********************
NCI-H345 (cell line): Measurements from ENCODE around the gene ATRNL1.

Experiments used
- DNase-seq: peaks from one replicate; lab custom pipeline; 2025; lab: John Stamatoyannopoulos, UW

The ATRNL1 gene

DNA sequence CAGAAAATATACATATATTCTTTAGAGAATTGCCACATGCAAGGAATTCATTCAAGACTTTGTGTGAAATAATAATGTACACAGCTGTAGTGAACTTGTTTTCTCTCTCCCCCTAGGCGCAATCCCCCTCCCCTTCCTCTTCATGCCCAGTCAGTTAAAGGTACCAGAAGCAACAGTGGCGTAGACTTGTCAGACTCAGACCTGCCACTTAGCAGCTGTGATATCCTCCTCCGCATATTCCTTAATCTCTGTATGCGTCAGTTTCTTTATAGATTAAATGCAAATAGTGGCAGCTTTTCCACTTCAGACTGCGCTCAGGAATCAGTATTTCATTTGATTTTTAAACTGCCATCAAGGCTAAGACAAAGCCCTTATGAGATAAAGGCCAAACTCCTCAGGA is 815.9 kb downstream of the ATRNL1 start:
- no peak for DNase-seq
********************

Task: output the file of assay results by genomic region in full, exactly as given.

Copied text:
NCI-H345 (cell line): Measurements from ENCODE around the gene ATRNL1.

Experiments used
- DNase-seq: peaks from one replicate; lab custom pipeline; 2025; lab: John Stamatoyannopoulos, UW

The ATRNL1 gene

DNA sequence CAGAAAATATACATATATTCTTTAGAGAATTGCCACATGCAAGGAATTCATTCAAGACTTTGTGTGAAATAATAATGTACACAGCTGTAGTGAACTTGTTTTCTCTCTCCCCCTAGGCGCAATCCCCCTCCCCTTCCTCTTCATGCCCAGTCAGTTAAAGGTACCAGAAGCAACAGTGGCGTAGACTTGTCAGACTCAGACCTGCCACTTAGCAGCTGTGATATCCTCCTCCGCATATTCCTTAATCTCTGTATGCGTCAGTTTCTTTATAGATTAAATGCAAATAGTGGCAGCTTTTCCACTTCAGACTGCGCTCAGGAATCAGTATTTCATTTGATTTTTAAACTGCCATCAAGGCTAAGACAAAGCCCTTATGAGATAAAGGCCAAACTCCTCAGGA is 815.9 kb downstream of the ATRNL1 start:
- no peak for DNase-seq